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Levi Mevis
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Charlie Forster wrote: Looks like the motor and blades are a different color than the rest of the fan The cord looks current.

OK, thanks. Is it still worth getting in spite of the alteration?
I think I could probably source a new motor for this fan that matches the housing better.

The cord I think might be original as the cord looked like a 1950s vintage cord.

Is the switch correct for this fan?

Last edited on Thu Oct 10th, 2019 11:52 am by Levi Mevis

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 Posted: Thu Oct 10th, 2019 11:59 am
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Zachary Parr
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That is all original

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 Posted: Thu Oct 10th, 2019 12:04 pm
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Levi Mevis
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Zachary Parr wrote: That is all original
OK, well then that makes me want it even more now.

How hard is it to find the sliding extenders for it?

What year does this fan date to? 
I would think it would of been prior to the company's sale in the late 1950s as it does say O. A. Sutton on the bottom of what's left of the ID tag inside the fan.

What would be a good price to offer the owner of this fan?

Last edited on Thu Oct 10th, 2019 12:10 pm by Levi Mevis

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 Posted: Thu Oct 10th, 2019 03:21 pm
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Zachary Parr
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If they have a picture of the tag you can figure out the date with the first 2 numbers in the serial number. Most of the side are missing on these.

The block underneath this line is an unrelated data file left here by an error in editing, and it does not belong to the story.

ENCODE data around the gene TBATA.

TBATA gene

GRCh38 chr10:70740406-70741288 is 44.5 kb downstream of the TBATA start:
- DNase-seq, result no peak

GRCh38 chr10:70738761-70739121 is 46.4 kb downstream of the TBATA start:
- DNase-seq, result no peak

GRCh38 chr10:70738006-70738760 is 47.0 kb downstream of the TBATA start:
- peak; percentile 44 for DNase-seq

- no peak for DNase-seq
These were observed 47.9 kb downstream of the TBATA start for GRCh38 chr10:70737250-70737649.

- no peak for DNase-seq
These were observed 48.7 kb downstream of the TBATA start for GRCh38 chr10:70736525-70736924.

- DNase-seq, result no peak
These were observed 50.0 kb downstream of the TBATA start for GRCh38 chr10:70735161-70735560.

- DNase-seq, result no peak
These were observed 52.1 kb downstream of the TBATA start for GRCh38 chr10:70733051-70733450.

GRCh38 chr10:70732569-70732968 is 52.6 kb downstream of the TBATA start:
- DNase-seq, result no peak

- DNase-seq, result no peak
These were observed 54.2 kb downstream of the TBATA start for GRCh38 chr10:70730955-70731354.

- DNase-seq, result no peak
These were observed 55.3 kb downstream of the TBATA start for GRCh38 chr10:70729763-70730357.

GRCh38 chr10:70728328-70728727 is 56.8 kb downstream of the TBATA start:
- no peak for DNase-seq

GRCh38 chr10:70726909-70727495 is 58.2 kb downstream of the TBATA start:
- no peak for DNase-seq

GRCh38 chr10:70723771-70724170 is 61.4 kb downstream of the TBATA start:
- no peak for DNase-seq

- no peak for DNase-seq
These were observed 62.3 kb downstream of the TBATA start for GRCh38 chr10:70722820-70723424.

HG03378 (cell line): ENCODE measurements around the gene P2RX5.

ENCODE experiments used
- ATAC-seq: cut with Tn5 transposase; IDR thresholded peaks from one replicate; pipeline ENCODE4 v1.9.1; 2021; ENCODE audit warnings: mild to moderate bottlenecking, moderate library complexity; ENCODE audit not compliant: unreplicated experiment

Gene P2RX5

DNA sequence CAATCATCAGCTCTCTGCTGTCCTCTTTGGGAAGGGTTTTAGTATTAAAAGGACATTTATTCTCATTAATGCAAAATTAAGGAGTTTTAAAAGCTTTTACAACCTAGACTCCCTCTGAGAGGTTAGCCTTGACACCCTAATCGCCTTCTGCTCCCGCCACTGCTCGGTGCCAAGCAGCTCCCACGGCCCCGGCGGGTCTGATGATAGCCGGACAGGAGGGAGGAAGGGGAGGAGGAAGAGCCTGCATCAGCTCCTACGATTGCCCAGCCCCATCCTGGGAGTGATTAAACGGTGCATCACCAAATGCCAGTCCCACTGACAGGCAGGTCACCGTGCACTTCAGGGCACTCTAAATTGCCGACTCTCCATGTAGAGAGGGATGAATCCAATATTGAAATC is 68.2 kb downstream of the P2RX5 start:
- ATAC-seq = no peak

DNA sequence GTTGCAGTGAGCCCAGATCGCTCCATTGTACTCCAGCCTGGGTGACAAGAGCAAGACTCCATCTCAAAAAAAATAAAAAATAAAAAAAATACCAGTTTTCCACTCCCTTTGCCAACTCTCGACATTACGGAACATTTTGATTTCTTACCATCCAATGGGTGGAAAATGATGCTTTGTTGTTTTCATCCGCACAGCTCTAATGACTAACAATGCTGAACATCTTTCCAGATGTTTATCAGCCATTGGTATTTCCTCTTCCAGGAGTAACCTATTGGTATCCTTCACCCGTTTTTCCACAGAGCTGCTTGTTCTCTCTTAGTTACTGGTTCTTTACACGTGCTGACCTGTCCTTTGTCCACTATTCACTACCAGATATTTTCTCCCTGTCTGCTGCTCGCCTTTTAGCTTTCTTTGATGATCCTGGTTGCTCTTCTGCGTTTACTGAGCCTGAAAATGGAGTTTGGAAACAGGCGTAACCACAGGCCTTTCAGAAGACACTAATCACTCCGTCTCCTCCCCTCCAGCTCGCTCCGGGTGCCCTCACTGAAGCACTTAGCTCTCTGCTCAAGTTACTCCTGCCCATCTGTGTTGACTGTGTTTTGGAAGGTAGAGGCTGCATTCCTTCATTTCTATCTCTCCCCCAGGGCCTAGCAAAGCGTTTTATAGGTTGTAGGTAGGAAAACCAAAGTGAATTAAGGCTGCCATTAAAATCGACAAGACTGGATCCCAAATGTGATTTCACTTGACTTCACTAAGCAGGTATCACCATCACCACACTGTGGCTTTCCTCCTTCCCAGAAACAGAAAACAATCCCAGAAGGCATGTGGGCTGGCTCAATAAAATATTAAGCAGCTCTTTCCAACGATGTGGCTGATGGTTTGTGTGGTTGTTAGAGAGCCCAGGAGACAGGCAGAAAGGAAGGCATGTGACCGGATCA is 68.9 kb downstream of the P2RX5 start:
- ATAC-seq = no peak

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 Posted: Thu Oct 10th, 2019 04:25 pm
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Charlie Forster
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A tin shop should be able to make the extenders . it a  seat metal with a couple 90 deg bends.

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 Posted: Fri Oct 11th, 2019 12:25 am
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Levi Mevis
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Zachary Parr wrote: If they have a picture of the tag you can figure out the date with the first 2 numbers in the serial number. Most of the side are missing on these.     I did post a picture of the ID tag on this fan, the model number and serial number portion of the ID tag are both worn off of the tag unfortunately. With the fact that it has bakelite blades rather than cast aluminum blades I'm guessing this might be an early one, like maybe around 1948-1950 or so.

Last edited on Fri Oct 11th, 2019 01:29 am by Levi Mevis

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 Posted: Sat Oct 12th, 2019 11:06 pm
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Levi Mevis
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I did end up getting the fan today, I got it for $15 and some change.